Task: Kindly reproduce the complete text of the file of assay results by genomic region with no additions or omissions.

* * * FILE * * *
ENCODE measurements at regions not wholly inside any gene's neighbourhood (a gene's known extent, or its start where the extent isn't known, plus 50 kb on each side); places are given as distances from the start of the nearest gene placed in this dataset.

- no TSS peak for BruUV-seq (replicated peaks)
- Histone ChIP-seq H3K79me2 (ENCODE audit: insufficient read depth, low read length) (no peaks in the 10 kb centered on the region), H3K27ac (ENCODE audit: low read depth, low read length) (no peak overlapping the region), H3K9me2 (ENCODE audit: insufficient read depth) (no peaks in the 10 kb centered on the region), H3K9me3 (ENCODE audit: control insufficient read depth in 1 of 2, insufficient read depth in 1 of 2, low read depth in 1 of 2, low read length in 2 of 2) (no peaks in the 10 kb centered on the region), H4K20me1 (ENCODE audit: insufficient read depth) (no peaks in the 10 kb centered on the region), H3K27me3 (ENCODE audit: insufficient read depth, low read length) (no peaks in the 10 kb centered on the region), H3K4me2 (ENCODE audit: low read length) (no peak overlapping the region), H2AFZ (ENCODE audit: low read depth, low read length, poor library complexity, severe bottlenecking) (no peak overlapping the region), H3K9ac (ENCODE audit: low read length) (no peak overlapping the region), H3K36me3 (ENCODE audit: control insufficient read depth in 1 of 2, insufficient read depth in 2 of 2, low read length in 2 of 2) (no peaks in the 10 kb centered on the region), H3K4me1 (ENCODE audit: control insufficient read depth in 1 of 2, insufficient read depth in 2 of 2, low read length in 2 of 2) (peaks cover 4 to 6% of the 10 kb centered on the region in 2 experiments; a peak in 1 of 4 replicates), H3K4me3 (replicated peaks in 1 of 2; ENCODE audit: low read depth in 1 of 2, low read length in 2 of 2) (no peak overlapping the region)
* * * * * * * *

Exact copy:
ENCODE measurements at regions not wholly inside any gene's neighbourhood (a gene's known extent, or its start where the extent isn't known, plus 50 kb on each side); places are given as distances from the start of the nearest gene placed in this dataset.

- no TSS peak for BruUV-seq (replicated peaks)
- Histone ChIP-seq H3K79me2 (ENCODE audit: insufficient read depth, low read length) (no peaks in the 10 kb centered on the region), H3K27ac (ENCODE audit: low read depth, low read length) (no peak overlapping the region), H3K9me2 (ENCODE audit: insufficient read depth) (no peaks in the 10 kb centered on the region), H3K9me3 (ENCODE audit: control insufficient read depth in 1 of 2, insufficient read depth in 1 of 2, low read depth in 1 of 2, low read length in 2 of 2) (no peaks in the 10 kb centered on the region), H4K20me1 (ENCODE audit: insufficient read depth) (no peaks in the 10 kb centered on the region), H3K27me3 (ENCODE audit: insufficient read depth, low read length) (no peaks in the 10 kb centered on the region), H3K4me2 (ENCODE audit: low read length) (no peak overlapping the region), H2AFZ (ENCODE audit: low read depth, low read length, poor library complexity, severe bottlenecking) (no peak overlapping the region), H3K9ac (ENCODE audit: low read length) (no peak overlapping the region), H3K36me3 (ENCODE audit: control insufficient read depth in 1 of 2, insufficient read depth in 2 of 2, low read length in 2 of 2) (no peaks in the 10 kb centered on the region), H3K4me1 (ENCODE audit: control insufficient read depth in 1 of 2, insufficient read depth in 2 of 2, low read length in 2 of 2) (peaks cover 4 to 6% of the 10 kb centered on the region in 2 experiments; a peak in 1 of 4 replicates), H3K4me3 (replicated peaks in 1 of 2; ENCODE audit: low read depth in 1 of 2, low read length in 2 of 2) (no peak overlapping the region)